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Appellant issued a motorcycle insurance policy to Brian McCallum that contained accident and healthcare coverage. The policy included a provision for subrogation of payments made for any injury caused by a third party. After McCallum was involved in a collision with Margarita Saldivar, Appellant paid McCallum's medical expenses. Appellant then filed a complaint alleging Saldivar's negligence and seeking to receive subrogation benefits from Saldivar. The circuit court rejected Appellant's argument that it was entitled to subrogation benefits from Saldivar and granted summary judgment in Saldivar's favor. The Supreme Court reversed and remanded, holding (1) the circuit court erred in its interpretation of the relevant statutes; and (2) Appellant properly sought general "subrogation benefits from the third party,'" as permitted by Ark. Stat. Ann. 23-79-146. View "Progressive Halcyon Ins. v. Saldivar" on Justia Law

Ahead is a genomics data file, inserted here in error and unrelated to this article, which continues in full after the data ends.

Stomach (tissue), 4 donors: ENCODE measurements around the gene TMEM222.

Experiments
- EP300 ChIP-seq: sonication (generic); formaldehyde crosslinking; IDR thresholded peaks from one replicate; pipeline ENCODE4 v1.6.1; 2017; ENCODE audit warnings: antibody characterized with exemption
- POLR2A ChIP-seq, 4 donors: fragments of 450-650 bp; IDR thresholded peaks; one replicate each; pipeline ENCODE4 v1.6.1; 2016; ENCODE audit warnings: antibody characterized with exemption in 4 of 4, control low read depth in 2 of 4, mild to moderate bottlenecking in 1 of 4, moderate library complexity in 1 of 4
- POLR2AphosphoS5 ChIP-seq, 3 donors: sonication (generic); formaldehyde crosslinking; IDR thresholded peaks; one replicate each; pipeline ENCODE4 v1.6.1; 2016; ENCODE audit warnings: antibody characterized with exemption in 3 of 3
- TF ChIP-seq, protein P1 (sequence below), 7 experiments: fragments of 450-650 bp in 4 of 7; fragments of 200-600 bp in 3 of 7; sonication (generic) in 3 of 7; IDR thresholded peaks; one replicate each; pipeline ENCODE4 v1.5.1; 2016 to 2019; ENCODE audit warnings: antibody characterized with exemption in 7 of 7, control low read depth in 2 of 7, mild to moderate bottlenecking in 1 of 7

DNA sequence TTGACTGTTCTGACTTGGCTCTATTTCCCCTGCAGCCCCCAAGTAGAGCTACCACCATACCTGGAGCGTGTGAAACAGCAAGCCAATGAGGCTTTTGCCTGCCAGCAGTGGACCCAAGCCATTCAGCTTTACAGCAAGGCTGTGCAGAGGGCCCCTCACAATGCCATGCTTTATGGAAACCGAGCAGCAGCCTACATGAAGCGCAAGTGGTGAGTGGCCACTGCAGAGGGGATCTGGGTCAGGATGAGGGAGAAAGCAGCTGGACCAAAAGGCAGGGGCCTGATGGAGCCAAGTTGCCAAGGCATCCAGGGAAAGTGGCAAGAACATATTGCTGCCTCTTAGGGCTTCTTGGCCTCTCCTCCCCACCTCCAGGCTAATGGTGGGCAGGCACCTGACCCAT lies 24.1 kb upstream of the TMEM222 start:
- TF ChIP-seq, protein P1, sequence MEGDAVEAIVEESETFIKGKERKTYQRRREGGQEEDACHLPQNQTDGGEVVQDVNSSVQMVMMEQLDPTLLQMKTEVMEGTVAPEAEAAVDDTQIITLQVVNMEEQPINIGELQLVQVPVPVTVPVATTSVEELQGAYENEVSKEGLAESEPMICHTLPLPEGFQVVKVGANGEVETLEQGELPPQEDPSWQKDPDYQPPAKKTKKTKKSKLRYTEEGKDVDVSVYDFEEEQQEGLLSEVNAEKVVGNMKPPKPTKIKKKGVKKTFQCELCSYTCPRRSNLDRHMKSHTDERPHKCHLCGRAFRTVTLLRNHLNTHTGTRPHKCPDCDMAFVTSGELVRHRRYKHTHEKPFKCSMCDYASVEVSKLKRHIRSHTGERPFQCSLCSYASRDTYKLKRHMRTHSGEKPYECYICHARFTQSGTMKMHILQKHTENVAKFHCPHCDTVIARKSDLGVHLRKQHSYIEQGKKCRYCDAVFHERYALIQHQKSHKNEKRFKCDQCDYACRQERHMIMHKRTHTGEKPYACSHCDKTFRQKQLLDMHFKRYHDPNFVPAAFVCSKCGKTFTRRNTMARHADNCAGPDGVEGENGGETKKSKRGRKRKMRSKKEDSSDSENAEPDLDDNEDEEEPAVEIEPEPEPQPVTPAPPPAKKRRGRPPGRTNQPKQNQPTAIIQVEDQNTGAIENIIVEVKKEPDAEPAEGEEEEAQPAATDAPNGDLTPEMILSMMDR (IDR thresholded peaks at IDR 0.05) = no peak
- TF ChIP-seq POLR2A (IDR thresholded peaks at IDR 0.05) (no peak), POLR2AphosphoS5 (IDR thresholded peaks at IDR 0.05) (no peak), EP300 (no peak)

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When Cody Metheny underwent brain surgery, the physician (Doctor) mistakenly operated on the wrong side of his brain. Fifteen months later, Cody's parents (the Methenys) learned tissue had been removed from the wrong side of Cody's brain. The Methenys filed a direct-action suit, alleging medical negligence on the part of Hospital where Doctor practiced and against Hospital's liability-insurance carrier (Insurer). The jury returned a verdict in favor of the Methenys. Insurer appealed, arguing that the circuit court erred in (1) failing to instruct the jury in a manner that would allow it to apportion liability among it and certain physicians who were sued in a prior case but ultimately settled; (2) refusing to allow Insurer to present evidence of fault attributable to the settling physicians; and (3) denying Insurer's motion for judgment notwithstanding the verdict where the evidence supporting Cody's future damages was based on improperly bundled calculations. The Methenys cross-appealed the circuit court's order reducing the jury's verdict from $20 million to $11 million. The Supreme Court affirmed on direct appeal and cross-appeal, holding that the circuit court did not err in its judgment. View "ProAssurance Indem. Co. v. Metheny" on Justia Law